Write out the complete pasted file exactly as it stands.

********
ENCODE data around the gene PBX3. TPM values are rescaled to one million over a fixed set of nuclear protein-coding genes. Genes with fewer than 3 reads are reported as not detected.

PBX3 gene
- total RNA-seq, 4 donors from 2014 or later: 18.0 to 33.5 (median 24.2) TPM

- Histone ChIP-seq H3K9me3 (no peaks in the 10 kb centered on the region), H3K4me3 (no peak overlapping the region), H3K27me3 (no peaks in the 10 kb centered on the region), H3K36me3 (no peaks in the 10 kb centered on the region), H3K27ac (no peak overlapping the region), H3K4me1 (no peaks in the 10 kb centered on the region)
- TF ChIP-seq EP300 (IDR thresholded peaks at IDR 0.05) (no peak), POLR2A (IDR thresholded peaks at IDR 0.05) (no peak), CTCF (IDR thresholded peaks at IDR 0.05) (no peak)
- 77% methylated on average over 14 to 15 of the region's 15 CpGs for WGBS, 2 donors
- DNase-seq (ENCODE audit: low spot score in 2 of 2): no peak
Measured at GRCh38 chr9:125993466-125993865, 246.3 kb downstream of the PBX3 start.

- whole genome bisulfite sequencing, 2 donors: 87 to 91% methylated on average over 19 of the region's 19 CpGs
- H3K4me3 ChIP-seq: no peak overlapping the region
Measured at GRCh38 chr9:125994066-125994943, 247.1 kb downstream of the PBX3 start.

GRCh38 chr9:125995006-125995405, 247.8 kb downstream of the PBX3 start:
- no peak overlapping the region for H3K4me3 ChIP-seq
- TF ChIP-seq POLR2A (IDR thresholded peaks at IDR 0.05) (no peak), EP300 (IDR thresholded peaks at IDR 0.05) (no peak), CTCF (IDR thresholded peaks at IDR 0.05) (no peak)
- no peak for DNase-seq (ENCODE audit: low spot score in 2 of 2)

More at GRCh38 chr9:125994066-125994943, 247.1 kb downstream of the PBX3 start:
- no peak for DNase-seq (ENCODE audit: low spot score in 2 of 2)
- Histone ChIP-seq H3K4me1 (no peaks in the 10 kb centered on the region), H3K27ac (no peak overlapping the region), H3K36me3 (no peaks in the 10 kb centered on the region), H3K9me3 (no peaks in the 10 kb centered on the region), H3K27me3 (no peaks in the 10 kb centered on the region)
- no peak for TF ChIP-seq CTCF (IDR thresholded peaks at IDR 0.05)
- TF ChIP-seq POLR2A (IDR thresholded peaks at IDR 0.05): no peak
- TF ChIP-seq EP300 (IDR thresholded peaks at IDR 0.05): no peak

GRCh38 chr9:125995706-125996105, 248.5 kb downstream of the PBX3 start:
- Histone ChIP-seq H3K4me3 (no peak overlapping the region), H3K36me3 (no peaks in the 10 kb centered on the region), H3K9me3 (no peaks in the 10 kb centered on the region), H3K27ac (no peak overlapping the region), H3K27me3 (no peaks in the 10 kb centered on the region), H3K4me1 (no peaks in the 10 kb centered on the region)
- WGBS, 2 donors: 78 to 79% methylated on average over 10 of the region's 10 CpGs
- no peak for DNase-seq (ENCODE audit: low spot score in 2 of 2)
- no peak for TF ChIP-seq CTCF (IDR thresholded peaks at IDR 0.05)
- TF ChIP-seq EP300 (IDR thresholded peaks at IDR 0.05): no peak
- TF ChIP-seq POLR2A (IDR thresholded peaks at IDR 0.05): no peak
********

ENCODE data around the gene PBX3. TPM values are rescaled to one million over a fixed set of nuclear protein-coding genes. Genes with fewer than 3 reads are reported as not detected.

PBX3 gene
- total RNA-seq, 4 donors from 2014 or later: 18.0 to 33.5 (median 24.2) TPM

- Histone ChIP-seq H3K9me3 (no peaks in the 10 kb centered on the region), H3K4me3 (no peak overlapping the region), H3K27me3 (no peaks in the 10 kb centered on the region), H3K36me3 (no peaks in the 10 kb centered on the region), H3K27ac (no peak overlapping the region), H3K4me1 (no peaks in the 10 kb centered on the region)
- TF ChIP-seq EP300 (IDR thresholded peaks at IDR 0.05) (no peak), POLR2A (IDR thresholded peaks at IDR 0.05) (no peak), CTCF (IDR thresholded peaks at IDR 0.05) (no peak)
- 77% methylated on average over 14 to 15 of the region's 15 CpGs for WGBS, 2 donors
- DNase-seq (ENCODE audit: low spot score in 2 of 2): no peak
Measured at GRCh38 chr9:125993466-125993865, 246.3 kb downstream of the PBX3 start.

- whole genome bisulfite sequencing, 2 donors: 87 to 91% methylated on average over 19 of the region's 19 CpGs
- H3K4me3 ChIP-seq: no peak overlapping the region
Measured at GRCh38 chr9:125994066-125994943, 247.1 kb downstream of the PBX3 start.

GRCh38 chr9:125995006-125995405, 247.8 kb downstream of the PBX3 start:
- no peak overlapping the region for H3K4me3 ChIP-seq
- TF ChIP-seq POLR2A (IDR thresholded peaks at IDR 0.05) (no peak), EP300 (IDR thresholded peaks at IDR 0.05) (no peak), CTCF (IDR thresholded peaks at IDR 0.05) (no peak)
- no peak for DNase-seq (ENCODE audit: low spot score in 2 of 2)

More at GRCh38 chr9:125994066-125994943, 247.1 kb downstream of the PBX3 start:
- no peak for DNase-seq (ENCODE audit: low spot score in 2 of 2)
- Histone ChIP-seq H3K4me1 (no peaks in the 10 kb centered on the region), H3K27ac (no peak overlapping the region), H3K36me3 (no peaks in the 10 kb centered on the region), H3K9me3 (no peaks in the 10 kb centered on the region), H3K27me3 (no peaks in the 10 kb centered on the region)
- no peak for TF ChIP-seq CTCF (IDR thresholded peaks at IDR 0.05)
- TF ChIP-seq POLR2A (IDR thresholded peaks at IDR 0.05): no peak
- TF ChIP-seq EP300 (IDR thresholded peaks at IDR 0.05): no peak

GRCh38 chr9:125995706-125996105, 248.5 kb downstream of the PBX3 start:
- Histone ChIP-seq H3K4me3 (no peak overlapping the region), H3K36me3 (no peaks in the 10 kb centered on the region), H3K9me3 (no peaks in the 10 kb centered on the region), H3K27ac (no peak overlapping the region), H3K27me3 (no peaks in the 10 kb centered on the region), H3K4me1 (no peaks in the 10 kb centered on the region)
- WGBS, 2 donors: 78 to 79% methylated on average over 10 of the region's 10 CpGs
- no peak for DNase-seq (ENCODE audit: low spot score in 2 of 2)
- no peak for TF ChIP-seq CTCF (IDR thresholded peaks at IDR 0.05)
- TF ChIP-seq EP300 (IDR thresholded peaks at IDR 0.05): no peak
- TF ChIP-seq POLR2A (IDR thresholded peaks at IDR 0.05): no peak